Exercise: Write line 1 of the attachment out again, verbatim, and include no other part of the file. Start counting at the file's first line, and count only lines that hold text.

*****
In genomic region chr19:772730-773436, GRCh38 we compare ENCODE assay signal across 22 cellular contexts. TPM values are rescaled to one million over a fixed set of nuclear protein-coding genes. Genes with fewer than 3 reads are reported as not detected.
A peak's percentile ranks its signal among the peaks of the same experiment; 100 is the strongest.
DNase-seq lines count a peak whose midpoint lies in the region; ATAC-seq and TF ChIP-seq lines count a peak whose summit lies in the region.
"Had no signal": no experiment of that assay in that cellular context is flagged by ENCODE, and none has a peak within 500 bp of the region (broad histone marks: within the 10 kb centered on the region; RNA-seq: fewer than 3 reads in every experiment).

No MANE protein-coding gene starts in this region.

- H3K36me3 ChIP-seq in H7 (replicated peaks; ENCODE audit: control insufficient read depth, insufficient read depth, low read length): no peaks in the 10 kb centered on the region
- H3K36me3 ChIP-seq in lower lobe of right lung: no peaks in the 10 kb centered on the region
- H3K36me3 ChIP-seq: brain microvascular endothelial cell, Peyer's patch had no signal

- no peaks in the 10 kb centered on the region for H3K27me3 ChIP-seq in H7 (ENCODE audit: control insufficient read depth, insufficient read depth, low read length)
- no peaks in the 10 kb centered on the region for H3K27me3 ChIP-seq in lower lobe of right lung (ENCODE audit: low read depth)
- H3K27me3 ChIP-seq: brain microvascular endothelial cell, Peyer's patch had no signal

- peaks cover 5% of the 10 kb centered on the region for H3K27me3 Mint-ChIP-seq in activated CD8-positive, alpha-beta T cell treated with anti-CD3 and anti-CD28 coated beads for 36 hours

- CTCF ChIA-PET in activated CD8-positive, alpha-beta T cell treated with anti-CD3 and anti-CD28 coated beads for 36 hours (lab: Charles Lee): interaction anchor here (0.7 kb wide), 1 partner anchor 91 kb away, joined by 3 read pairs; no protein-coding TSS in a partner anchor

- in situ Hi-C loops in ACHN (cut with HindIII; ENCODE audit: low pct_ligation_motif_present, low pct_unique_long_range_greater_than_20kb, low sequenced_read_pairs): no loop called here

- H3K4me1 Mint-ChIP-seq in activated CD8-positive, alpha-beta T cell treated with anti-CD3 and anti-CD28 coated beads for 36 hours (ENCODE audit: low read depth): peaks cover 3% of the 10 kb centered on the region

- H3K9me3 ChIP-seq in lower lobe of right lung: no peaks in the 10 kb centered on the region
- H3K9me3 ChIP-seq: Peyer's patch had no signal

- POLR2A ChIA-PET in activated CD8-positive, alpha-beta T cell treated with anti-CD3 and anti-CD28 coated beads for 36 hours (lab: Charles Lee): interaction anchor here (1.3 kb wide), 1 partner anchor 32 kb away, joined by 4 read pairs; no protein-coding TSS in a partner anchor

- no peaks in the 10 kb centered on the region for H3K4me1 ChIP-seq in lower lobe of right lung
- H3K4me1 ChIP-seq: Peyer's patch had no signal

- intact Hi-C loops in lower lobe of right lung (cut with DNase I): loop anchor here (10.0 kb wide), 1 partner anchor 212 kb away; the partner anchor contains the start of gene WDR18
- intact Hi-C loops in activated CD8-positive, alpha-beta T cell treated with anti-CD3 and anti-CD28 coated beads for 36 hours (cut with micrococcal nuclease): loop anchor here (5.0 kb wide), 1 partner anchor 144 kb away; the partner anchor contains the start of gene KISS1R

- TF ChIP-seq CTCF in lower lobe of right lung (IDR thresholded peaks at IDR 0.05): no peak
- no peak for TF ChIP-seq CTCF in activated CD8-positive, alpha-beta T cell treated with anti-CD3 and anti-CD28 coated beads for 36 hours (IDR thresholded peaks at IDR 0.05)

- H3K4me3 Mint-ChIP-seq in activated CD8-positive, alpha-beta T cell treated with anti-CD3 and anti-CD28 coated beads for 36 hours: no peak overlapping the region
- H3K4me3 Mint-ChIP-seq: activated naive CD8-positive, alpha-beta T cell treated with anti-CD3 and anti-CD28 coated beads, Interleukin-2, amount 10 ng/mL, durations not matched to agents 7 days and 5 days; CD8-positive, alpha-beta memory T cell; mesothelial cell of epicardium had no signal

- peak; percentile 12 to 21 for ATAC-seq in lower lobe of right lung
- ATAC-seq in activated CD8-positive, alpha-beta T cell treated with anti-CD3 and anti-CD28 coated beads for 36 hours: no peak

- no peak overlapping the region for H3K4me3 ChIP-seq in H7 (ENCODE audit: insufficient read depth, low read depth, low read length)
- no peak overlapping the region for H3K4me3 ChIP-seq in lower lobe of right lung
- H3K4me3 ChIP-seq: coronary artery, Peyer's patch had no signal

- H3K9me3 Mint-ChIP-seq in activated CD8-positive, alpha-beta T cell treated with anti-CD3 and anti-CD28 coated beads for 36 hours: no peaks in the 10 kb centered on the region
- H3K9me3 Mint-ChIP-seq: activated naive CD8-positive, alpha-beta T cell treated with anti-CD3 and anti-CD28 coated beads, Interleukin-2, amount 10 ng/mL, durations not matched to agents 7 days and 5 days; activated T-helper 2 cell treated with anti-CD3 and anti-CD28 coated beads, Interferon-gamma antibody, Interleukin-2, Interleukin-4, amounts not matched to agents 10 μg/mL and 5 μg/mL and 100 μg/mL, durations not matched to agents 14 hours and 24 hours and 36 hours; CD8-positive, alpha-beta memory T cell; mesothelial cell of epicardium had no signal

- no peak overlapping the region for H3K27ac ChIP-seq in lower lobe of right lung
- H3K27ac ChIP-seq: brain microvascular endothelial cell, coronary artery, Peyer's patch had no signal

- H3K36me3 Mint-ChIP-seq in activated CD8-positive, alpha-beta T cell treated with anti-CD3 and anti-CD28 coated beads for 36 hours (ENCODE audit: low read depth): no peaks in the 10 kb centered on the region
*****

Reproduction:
In genomic region chr19:772730-773436, GRCh38 we compare ENCODE assay signal across 22 cellular contexts. TPM values are rescaled to one million over a fixed set of nuclear protein-coding genes. Genes with fewer than 3 reads are reported as not detected.